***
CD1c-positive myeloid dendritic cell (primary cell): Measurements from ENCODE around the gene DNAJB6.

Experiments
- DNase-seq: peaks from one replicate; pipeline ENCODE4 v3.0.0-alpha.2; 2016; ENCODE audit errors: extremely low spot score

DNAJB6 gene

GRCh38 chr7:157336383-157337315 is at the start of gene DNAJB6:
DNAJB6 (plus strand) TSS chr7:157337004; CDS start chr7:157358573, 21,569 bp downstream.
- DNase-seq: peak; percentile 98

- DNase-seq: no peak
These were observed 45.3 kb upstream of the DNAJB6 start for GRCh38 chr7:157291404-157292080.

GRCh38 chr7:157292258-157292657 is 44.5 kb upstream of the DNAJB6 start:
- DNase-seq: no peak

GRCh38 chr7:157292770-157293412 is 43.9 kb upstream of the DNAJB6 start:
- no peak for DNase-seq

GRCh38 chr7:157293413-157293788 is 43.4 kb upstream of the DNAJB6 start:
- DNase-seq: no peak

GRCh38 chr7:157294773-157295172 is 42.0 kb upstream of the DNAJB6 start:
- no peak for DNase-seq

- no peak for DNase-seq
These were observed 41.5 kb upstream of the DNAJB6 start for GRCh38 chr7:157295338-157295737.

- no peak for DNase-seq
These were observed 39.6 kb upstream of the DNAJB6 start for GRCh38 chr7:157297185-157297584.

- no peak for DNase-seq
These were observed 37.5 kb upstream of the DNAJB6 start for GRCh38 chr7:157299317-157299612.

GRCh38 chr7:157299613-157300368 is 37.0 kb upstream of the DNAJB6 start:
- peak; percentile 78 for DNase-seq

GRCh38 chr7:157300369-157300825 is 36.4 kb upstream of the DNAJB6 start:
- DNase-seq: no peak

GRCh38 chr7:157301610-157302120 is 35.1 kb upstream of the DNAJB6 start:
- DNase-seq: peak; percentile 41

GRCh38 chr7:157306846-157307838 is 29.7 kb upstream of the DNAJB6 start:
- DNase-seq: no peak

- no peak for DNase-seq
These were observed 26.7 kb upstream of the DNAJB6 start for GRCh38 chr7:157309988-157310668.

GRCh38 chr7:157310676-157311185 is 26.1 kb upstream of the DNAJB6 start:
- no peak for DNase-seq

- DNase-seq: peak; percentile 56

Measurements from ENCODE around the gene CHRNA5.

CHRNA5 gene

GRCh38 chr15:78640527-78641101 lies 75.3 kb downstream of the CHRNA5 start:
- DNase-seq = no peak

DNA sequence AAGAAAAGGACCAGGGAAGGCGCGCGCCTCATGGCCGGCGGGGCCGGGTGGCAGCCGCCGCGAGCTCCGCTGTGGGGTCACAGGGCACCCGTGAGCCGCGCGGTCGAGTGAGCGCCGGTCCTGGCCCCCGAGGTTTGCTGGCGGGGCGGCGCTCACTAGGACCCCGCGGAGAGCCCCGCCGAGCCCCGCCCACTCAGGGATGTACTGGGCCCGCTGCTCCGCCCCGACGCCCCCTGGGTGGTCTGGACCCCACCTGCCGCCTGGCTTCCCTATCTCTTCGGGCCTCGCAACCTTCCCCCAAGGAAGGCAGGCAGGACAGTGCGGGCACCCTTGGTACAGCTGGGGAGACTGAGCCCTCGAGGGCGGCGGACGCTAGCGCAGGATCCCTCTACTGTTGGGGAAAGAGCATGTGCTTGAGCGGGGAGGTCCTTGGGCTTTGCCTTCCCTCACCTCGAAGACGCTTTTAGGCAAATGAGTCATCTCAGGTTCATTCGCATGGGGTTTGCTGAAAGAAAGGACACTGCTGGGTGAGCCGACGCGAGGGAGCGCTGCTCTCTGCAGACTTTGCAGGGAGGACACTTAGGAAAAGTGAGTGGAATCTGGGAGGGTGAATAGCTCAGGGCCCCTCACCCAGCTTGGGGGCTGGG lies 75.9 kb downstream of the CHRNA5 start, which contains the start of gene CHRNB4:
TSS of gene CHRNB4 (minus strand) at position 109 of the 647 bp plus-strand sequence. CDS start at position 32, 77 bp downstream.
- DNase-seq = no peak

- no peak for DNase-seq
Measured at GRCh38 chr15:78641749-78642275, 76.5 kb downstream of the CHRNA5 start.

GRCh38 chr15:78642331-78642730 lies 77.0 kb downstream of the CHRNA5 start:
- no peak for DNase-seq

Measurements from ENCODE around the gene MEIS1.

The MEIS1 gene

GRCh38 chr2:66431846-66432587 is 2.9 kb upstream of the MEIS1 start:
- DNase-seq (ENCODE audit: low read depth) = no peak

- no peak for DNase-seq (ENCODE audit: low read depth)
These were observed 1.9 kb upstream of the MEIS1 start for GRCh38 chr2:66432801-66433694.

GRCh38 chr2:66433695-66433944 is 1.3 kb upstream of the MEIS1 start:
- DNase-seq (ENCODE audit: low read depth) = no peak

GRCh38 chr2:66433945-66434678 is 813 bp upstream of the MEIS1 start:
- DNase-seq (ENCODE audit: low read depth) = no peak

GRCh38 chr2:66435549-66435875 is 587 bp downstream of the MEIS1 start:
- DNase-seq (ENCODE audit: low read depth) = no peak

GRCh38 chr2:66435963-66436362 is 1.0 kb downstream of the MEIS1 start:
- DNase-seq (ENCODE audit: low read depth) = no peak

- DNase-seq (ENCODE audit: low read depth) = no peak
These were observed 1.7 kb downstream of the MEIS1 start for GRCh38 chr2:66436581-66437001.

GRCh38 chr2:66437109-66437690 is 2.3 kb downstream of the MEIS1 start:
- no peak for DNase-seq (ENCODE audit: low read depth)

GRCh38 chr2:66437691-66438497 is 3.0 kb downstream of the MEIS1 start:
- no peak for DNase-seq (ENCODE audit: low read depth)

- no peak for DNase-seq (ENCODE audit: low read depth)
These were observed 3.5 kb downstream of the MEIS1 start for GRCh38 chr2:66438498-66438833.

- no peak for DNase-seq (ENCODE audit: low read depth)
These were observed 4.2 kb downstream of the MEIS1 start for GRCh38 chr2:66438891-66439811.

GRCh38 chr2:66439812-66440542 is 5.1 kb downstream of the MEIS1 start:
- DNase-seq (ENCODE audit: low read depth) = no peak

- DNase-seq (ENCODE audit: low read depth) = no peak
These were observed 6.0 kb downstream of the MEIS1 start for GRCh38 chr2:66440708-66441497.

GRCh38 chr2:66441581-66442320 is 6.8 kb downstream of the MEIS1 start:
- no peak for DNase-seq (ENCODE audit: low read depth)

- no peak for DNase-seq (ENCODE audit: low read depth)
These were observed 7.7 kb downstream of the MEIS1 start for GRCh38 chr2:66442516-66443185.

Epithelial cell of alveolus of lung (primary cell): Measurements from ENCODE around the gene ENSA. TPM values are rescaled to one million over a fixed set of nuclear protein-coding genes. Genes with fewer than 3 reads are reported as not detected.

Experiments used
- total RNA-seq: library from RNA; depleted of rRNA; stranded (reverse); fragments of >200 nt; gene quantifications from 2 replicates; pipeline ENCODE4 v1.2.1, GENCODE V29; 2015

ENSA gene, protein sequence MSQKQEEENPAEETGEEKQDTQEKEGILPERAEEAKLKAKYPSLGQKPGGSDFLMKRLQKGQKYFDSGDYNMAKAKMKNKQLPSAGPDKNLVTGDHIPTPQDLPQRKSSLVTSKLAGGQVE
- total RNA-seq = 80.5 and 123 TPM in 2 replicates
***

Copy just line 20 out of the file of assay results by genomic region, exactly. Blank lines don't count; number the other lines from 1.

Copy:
- no peak for DNase-seq